Sporty/performance car; Built in USA
  • 2-door coupe
  • transverse front-engine/front-wheel drive
Good condition price range: $1,000 – $2,100*


1990 Chevrolet Beretta GTZ


1990 Chevrolet Beretta Indy interior


1991 Chevrolet Beretta GTZ interior


1994 Chevrolet Beretta Z26


1996 Chevrolet Beretta

Pros:
  • Acceleration (V6 and Quad 4)
  • Antilock brakes (1992-96)
  • Handling/roadholding (GT, GTZ, Z26)
  • Value
Cons:
  • Acceleration (early 4-cylinder)
  • Control layout
  • Engine noise (4-cylinder)
  • Rear-seat room

By its final years, Beretta lagged behind its rivals in style and image. On the other hand, a Beretta offers more interior space than most sport coupes and was among the few to offer a V6 engine option.

Overview

When introduced during 1987, Chevy’s compact, sporty front-drive coupe and its Corsica sedan mate became hot sellers. By 1990, the original engines were gone, as Berettas adopted a larger 2.2-liter four and a 3.1 liter V6. Making 135 horsepower, the V6 was standard in the GT coupe. A sporty GTZ with 180-horsepower Quad 4 engine joined the 1990 lineup, replacing the prior GTU.

Yearly Updates

1991 Beretta
A driver-side airbag arrived for 1991, and the high performance GTZ could get a V6 engine instead of the standard Quad 4. Accompanying the airbag was a new steering wheel, plus redesigned gauges and controls.
1992 Beretta
Antilock braking became standard for ’92, as the base 2.2-liter engine added 15 horsepower. The 3.1-liter V6 again was standard on the GT and optional on base and GTZ Berettas. The GTZ continued to use a standard Quad 4 engine.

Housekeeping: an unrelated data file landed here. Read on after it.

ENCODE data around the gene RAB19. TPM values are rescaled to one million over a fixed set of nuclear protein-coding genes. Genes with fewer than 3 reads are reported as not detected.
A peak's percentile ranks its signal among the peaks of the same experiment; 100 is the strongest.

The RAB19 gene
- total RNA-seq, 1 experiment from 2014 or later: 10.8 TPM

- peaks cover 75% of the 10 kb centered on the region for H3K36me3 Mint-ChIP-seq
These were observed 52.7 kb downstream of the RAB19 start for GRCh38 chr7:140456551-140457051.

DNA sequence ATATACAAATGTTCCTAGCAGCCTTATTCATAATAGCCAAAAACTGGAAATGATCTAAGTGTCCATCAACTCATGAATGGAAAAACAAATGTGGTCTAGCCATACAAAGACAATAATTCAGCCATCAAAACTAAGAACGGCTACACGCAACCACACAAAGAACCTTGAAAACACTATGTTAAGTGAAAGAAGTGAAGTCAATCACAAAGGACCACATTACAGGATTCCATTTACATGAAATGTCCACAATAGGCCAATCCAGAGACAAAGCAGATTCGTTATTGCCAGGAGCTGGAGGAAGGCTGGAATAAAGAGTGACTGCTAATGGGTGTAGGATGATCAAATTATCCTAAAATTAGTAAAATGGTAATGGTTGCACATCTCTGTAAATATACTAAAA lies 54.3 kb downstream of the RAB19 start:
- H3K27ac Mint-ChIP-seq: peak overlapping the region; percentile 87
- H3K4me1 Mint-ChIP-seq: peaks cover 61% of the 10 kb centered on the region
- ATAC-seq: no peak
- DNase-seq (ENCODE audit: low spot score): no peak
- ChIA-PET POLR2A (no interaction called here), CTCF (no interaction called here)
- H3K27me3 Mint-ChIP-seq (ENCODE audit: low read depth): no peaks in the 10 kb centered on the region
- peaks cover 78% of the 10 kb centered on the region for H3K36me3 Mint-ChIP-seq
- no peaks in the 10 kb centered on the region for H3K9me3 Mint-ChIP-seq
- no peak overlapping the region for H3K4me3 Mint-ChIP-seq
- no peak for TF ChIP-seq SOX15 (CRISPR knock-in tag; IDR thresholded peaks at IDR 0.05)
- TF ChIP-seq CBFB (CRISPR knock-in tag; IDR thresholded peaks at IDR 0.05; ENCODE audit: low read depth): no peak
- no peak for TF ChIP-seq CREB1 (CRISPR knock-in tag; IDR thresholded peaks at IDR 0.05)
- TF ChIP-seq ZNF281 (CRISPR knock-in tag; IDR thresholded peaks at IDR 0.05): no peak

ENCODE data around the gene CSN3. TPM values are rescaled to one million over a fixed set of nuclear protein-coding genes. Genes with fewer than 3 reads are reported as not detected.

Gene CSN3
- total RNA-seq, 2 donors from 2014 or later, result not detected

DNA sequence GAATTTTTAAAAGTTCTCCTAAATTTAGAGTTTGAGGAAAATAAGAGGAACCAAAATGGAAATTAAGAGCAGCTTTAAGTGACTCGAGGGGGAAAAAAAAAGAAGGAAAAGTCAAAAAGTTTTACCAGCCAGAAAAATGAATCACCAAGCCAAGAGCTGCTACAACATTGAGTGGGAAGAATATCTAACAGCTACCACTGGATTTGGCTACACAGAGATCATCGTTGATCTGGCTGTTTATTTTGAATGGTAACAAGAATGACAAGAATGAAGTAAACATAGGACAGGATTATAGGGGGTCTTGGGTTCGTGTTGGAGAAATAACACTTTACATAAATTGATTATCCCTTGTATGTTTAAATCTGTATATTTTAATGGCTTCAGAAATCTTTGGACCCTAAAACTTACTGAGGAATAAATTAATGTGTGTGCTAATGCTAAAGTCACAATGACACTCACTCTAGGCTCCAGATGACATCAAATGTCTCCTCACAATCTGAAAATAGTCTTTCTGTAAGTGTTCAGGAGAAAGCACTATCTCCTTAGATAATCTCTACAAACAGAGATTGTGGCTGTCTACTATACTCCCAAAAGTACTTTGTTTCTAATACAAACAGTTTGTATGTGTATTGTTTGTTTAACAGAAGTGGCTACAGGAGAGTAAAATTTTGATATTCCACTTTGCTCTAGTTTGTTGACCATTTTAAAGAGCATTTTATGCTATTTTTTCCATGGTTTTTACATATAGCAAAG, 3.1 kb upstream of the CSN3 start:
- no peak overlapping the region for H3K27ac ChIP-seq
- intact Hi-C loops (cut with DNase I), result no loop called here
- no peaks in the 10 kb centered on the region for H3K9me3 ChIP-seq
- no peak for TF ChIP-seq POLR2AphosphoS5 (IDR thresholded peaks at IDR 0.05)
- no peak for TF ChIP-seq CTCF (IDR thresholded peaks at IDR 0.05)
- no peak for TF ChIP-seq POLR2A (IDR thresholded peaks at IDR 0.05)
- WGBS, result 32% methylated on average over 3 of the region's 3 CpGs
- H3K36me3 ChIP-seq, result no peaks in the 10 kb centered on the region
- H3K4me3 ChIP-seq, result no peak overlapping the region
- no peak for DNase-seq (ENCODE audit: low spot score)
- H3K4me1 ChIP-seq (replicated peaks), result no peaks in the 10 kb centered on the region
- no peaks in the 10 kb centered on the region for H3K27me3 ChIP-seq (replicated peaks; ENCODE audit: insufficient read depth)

1993 Beretta
Base, GT, and GTZ models again went on sale, but the V6 that had been standard on the GT was now optional for all Berettas. The GT’s Quad 4 engine dropped five horsepower, due to stricter emissions standards.
1994 Beretta
More-potent engines arrived, a Z26 with new Quad 4 engine replaced the GT/GTZ, and a 4-speed electronic automatic transmission joined the 3-speed. The new 2.2-liter 4-cylinder engine made 120 horsepower (up from 110), and the available V6 gained 20 horsepower (now rated at 160). The dual-overhead-cam 2.3-liter Quad 4 engine, installed in the Z26 coupe, developed 170 horsepower. The new electronic 4-speed automatic was the sole transmission choice for Berettas with V6 power. Door-mounted front shoulder belts replaced the former manual seatbelts.
1995 Beretta
Daytime running lights were added, and the Z26 got V6 power, deleting the Quad 4 engine. Automatic-transmission fluid and spark plugs now required no servicing for 100,000 miles under normal operating conditions.
1996 Beretta
For its final season, the front-drive coupe showed few changes.